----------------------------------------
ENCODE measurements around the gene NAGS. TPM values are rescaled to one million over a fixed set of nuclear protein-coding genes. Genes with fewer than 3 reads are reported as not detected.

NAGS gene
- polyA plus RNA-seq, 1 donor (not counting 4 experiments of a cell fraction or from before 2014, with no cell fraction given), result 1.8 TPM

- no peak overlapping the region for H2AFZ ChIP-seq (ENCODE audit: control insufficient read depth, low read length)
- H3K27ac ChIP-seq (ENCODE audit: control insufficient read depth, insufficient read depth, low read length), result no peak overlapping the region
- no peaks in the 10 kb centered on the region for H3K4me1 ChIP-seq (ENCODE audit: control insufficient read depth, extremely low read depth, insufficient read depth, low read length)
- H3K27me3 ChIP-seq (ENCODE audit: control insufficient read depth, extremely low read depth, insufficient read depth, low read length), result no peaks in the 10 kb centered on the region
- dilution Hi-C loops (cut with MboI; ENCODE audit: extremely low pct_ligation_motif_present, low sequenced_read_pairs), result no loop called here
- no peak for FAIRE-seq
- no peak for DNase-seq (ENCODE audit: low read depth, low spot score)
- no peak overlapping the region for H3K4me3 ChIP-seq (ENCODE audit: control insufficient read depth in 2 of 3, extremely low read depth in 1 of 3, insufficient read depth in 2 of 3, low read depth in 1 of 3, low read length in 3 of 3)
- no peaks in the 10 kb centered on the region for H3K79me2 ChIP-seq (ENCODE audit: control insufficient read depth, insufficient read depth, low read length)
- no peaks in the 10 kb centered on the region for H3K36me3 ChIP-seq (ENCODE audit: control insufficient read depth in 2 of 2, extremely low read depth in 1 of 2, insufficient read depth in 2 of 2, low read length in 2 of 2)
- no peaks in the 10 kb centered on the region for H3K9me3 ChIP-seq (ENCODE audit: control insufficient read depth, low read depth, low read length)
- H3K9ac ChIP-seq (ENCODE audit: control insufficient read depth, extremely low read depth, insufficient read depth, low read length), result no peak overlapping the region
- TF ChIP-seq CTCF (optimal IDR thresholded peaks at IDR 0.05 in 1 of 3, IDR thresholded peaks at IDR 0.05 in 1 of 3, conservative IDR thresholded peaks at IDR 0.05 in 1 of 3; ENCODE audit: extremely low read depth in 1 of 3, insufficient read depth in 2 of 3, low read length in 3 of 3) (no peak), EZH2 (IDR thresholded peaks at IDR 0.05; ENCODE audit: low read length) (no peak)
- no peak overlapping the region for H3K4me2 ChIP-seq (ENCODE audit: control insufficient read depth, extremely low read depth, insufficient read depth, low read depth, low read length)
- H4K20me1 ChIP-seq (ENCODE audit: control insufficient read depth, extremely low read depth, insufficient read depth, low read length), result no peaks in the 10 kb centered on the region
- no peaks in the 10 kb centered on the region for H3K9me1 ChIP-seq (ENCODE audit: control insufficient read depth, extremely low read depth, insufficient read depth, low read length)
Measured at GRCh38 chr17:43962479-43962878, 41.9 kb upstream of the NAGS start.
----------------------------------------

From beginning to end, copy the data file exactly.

ENCODE measurements around the gene NAGS. TPM values are rescaled to one million over a fixed set of nuclear protein-coding genes. Genes with fewer than 3 reads are reported as not detected.

NAGS gene
- polyA plus RNA-seq, 1 donor (not counting 4 experiments of a cell fraction or from before 2014, with no cell fraction given), result 1.8 TPM

- no peak overlapping the region for H2AFZ ChIP-seq (ENCODE audit: control insufficient read depth, low read length)
- H3K27ac ChIP-seq (ENCODE audit: control insufficient read depth, insufficient read depth, low read length), result no peak overlapping the region
- no peaks in the 10 kb centered on the region for H3K4me1 ChIP-seq (ENCODE audit: control insufficient read depth, extremely low read depth, insufficient read depth, low read length)
- H3K27me3 ChIP-seq (ENCODE audit: control insufficient read depth, extremely low read depth, insufficient read depth, low read length), result no peaks in the 10 kb centered on the region
- dilution Hi-C loops (cut with MboI; ENCODE audit: extremely low pct_ligation_motif_present, low sequenced_read_pairs), result no loop called here
- no peak for FAIRE-seq
- no peak for DNase-seq (ENCODE audit: low read depth, low spot score)
- no peak overlapping the region for H3K4me3 ChIP-seq (ENCODE audit: control insufficient read depth in 2 of 3, extremely low read depth in 1 of 3, insufficient read depth in 2 of 3, low read depth in 1 of 3, low read length in 3 of 3)
- no peaks in the 10 kb centered on the region for H3K79me2 ChIP-seq (ENCODE audit: control insufficient read depth, insufficient read depth, low read length)
- no peaks in the 10 kb centered on the region for H3K36me3 ChIP-seq (ENCODE audit: control insufficient read depth in 2 of 2, extremely low read depth in 1 of 2, insufficient read depth in 2 of 2, low read length in 2 of 2)
- no peaks in the 10 kb centered on the region for H3K9me3 ChIP-seq (ENCODE audit: control insufficient read depth, low read depth, low read length)
- H3K9ac ChIP-seq (ENCODE audit: control insufficient read depth, extremely low read depth, insufficient read depth, low read length), result no peak overlapping the region
- TF ChIP-seq CTCF (optimal IDR thresholded peaks at IDR 0.05 in 1 of 3, IDR thresholded peaks at IDR 0.05 in 1 of 3, conservative IDR thresholded peaks at IDR 0.05 in 1 of 3; ENCODE audit: extremely low read depth in 1 of 3, insufficient read depth in 2 of 3, low read length in 3 of 3) (no peak), EZH2 (IDR thresholded peaks at IDR 0.05; ENCODE audit: low read length) (no peak)
- no peak overlapping the region for H3K4me2 ChIP-seq (ENCODE audit: control insufficient read depth, extremely low read depth, insufficient read depth, low read depth, low read length)
- H4K20me1 ChIP-seq (ENCODE audit: control insufficient read depth, extremely low read depth, insufficient read depth, low read length), result no peaks in the 10 kb centered on the region
- no peaks in the 10 kb centered on the region for H3K9me1 ChIP-seq (ENCODE audit: control insufficient read depth, extremely low read depth, insufficient read depth, low read length)
Measured at GRCh38 chr17:43962479-43962878, 41.9 kb upstream of the NAGS start.